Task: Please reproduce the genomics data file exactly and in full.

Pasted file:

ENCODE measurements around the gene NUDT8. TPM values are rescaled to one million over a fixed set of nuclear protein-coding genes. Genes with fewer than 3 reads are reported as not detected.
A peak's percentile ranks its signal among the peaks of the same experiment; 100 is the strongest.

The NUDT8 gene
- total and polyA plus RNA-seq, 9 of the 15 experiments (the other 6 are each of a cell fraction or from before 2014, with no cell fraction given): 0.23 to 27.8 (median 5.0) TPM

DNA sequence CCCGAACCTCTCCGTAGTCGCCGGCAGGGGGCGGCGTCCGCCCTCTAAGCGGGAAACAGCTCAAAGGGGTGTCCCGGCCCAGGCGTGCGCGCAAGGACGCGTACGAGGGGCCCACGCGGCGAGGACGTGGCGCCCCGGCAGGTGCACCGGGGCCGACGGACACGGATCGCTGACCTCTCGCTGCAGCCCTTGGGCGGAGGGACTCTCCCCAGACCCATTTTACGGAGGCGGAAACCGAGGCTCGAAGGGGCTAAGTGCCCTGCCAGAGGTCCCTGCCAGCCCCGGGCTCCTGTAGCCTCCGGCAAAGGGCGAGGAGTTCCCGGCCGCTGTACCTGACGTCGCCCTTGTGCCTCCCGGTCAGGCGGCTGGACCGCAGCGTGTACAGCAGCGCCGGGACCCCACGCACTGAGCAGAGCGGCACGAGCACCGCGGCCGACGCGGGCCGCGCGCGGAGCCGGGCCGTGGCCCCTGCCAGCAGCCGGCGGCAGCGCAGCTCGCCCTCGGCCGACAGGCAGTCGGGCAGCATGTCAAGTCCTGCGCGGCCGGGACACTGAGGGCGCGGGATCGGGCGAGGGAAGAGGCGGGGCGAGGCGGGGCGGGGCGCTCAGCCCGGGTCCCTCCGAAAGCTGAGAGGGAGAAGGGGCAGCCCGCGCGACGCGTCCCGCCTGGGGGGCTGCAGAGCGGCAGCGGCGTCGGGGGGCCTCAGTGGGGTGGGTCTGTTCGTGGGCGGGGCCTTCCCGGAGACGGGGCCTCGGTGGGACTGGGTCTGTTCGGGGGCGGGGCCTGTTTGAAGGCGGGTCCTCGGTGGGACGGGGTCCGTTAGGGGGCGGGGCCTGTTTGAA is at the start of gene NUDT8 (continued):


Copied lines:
ENCODE measurements around the gene NUDT8. TPM values are rescaled to one million over a fixed set of nuclear protein-coding genes. Genes with fewer than 3 reads are reported as not detected.
A peak's percentile ranks its signal among the peaks of the same experiment; 100 is the strongest.

The NUDT8 gene
- total and polyA plus RNA-seq, 9 of the 15 experiments (the other 6 are each of a cell fraction or from before 2014, with no cell fraction given): 0.23 to 27.8 (median 5.0) TPM

DNA sequence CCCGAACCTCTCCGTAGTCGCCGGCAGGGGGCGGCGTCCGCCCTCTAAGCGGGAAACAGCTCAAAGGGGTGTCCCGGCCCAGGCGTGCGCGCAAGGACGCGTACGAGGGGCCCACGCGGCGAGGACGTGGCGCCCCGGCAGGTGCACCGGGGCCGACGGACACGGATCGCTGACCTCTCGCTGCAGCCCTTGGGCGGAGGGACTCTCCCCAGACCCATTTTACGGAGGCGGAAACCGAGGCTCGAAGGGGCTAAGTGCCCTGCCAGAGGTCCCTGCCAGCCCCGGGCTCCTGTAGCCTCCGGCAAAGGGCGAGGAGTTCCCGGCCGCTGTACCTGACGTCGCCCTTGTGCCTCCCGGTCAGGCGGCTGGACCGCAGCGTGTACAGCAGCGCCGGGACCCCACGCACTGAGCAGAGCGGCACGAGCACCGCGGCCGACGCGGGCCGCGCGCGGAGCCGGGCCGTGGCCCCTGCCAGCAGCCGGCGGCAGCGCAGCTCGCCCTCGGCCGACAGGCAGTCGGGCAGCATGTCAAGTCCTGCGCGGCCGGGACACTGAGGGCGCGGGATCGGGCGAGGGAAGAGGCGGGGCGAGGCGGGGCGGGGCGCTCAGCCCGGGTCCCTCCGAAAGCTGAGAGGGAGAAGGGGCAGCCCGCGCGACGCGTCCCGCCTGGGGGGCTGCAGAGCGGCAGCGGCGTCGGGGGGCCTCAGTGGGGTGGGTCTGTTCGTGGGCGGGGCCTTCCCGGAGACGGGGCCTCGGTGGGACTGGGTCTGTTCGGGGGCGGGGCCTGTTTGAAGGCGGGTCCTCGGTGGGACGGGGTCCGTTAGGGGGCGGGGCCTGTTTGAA is at the start of gene NUDT8 (continued):